Brown leaves door open to legalization of marijuana -- but not now

Lt. Gov. Anthony G. Brown on Friday edged a small step further toward acceptance of eventual legalization of marijuana in Maryland, telling lawmakers he applauds the steps Colorado and Washington have taken to allow regulated use of the drug.

Brown, a candidate for the Democratic nomination for governor, said he remains opposed to legalization now, saying Maryland should observe the results in those two states before taking that step. But he told the all-Democratic Baltimore House delegation that eventually "that may be the way to go."

"I applaud Colorado and Washington for moving ahead on this issue," Brown said.

The lieutenant governor later told reporters that his position was still a "red light" on legalization but added that he is keeping an open mind on the topic. He repeated his call for decriminalization of possession of small amounts of marijuana and strongly supported a less restrictive approach than the O'Malley administration has previously taken toward medical use of the drug.

Brown's statements appeared to move him a little closer to that of one of his opponents, Del. Heather R. Mizeur, who supports legalization and regulation of marijuana. She has also called for taxing it to fund an expansion of pre-kindergarten education.

The other Democrat in the race, Attorney General Douglas F. Gansler, support decriminalization but not legalization. However, he said this week that he believes the United States may be moving in the direction of legalization -- just as it has with same-sex marriage.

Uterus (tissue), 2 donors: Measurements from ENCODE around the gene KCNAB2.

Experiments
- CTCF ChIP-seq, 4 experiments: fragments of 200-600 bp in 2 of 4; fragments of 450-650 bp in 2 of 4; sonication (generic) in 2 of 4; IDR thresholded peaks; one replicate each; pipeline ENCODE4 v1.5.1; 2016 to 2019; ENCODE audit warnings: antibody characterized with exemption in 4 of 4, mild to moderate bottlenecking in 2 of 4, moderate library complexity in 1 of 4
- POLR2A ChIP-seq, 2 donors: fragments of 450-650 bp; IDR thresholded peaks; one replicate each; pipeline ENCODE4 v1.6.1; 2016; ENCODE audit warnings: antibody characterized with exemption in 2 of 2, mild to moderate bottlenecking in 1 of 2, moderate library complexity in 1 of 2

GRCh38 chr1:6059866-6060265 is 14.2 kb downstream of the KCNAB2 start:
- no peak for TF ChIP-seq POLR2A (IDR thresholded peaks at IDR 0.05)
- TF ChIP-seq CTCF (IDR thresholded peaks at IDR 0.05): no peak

Brown also opened the door to what he said could be a controversial move to recruit high-ranking officers from other departments for high ranks in the Maryland State Police.

In response to a question from Baltimore Del. Nathaniel Oaks, who complained about the low percentage of African-Americans in the Maryland State Police, Brown said the state may need to recruit talent from other states to fill positions of major and lieutenant colonel in the state police. The state now requires hiring for those positions from within the department.

Brown said it takes at least 10-15 years to progress through the ranks to qualify for those positions -- making it harder to increase diversity at high levels of the state police.

The lieutenant governor said opening up top ranks to people from outside the state force might not win easy acceptance from state troopers -- even those who are African-American.







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